Prahinski v. Prahinski

Decision Date01 September 1988
Docket NumberNo. 62,62
Citation321 Md. 227,582 A.2d 784
Parties, 59 USLW 2431 Margaret E. PRAHINSKI v. Leo PRAHINSKI. ,
CourtMaryland Court of Appeals

M. Albert Figinski (Arnold M. Weiner, Peter B. Rosenwald, II, Melnicove, Kaufman, Weiner, Smouse & Garbis, P.A., on brief), Arnold M. Weiner Baltimore, for petitioner.

Daniel F. Thomas (Thomas & Kalichman, on brief), Daniel F. Thomas, Baltimore, for respondent.

Argued before ELDRIDGE, COLE, RODOWSKY, McAULIFFE, ADKINS, BLACKWELL, JJ. and CHARLES E. ORTH, Jr., Judge of the Court of Appeals, (retired) Specially Assigned, JJ.

Reargued before MURPHY, C.J., ELDRIDGE, COLE, RODOWSKY, McAULIFFE, CHASANOW and CHARLES E. ORTH, Jr., Judge of the Court of Appeals, (retired), Specially Assigned, JJ.

COLE, Judge.

In this case we must determine whether the goodwill of a solo law practice is a value includable as marital property for purposes of calculating a monetary award upon divorce.

The facts are neither complicated nor in dispute. Margaret and Leo F. X. Prahinski were married on March 20, 1965. Margaret discontinued her education after her freshman year in college in order to maintain the family home. Leo continued his formal education and eventually obtained a law degree. In 1971, Leo started his own law practice. Margaret became his secretary, and as the law practice grew, so did Margaret's responsibilities in the office. Gradually, the focus of the practice shifted to real estate settlements and Margaret's position evolved into that of office manager.

Leo became involved with another woman in 1983. The parties separated thereafter, and Margaret filed for divorce on November 14, 1986. The Circuit Court for Prince George's County granted an absolute divorce, and on July 10, 1987, the court filed a written order determining what was marital property, providing for distribution of marital assets, and granting both a monetary award and indefinite alimony. Included in the monetary award was one-half of the value of the law practice.

Leo appealed to the Court of Special Appeals claiming that the trial court erred in considering his law practice to be marital property consisting totally of goodwill and dividing the value thereof equally between the parties. Leo also questioned the propriety of setting the amount of alimony at a time far in advance of when the alimony payments were to commence.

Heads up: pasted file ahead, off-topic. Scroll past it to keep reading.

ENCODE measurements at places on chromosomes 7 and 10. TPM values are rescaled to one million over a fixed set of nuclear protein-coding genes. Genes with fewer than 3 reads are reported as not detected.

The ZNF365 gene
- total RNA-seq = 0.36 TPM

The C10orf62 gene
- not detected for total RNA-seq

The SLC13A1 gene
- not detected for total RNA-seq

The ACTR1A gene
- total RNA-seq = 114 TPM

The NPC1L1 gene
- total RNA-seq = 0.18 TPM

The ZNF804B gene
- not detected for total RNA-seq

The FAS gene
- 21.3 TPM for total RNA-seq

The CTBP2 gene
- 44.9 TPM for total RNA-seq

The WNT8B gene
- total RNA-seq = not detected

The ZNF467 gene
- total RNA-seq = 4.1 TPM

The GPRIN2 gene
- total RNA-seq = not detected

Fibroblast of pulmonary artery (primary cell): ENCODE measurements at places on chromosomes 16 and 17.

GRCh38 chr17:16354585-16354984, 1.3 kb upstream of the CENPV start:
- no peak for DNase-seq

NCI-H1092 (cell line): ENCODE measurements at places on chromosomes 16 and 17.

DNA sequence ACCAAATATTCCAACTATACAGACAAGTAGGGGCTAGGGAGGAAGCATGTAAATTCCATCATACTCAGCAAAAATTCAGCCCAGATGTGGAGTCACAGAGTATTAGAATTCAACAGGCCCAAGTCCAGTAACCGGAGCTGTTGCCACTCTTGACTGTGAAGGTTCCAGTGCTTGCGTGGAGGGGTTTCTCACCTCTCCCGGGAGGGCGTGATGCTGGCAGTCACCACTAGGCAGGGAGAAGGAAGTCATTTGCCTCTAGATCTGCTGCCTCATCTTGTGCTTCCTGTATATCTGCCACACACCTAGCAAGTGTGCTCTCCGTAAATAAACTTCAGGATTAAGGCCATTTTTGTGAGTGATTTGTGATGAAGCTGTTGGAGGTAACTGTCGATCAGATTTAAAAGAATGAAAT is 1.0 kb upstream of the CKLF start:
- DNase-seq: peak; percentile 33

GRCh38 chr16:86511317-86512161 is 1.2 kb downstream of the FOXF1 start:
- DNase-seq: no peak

The Court of Special Appeals, 75 Md.App. 113, 540 A.2d 833 (1988), held that the value of the practice consisted entirely of the reputation of Leo F. X. Prahinski, Attorney-at-Law, and was therefore personal to him. As such, the value of the practice was not marital property and could not be subject to distribution as part of the monetary award. The intermediate appellate court left open the possibility that goodwill in a solo practice could be marital property if it could be shown that the goodwill was severable from the reputation of the practitioner. Additionally, the Court of Special Appeals held that it was improper for alimony to be set now when the payments were not to begin until some future time because it would be impossible to predict the economic circumstances of the parties on the date when alimony was to begin. Furthermore, that court held that alimony should take into consideration the monetary award. Since that award must be recalculated, that court declared the previous alimony calculation was invalid. The intermediate appellate court, therefore, remanded the case to the trial court for proper calculation of both the monetary award and alimony. Margaret petitioned this Court for certiorari which we granted in order to address the important issue involved.

We set forth several sections of the Maryland Code (1984, 1989 Cum.Supp.) Family Law Article which we believe impact upon our disposition of this case.

Section 8-201(e) provides:

(e) Marital property.--(1) "Marital Property" means the property, however titled, acquired by 1 or both parties during the marriage.

(2) "Marital property" does not include property: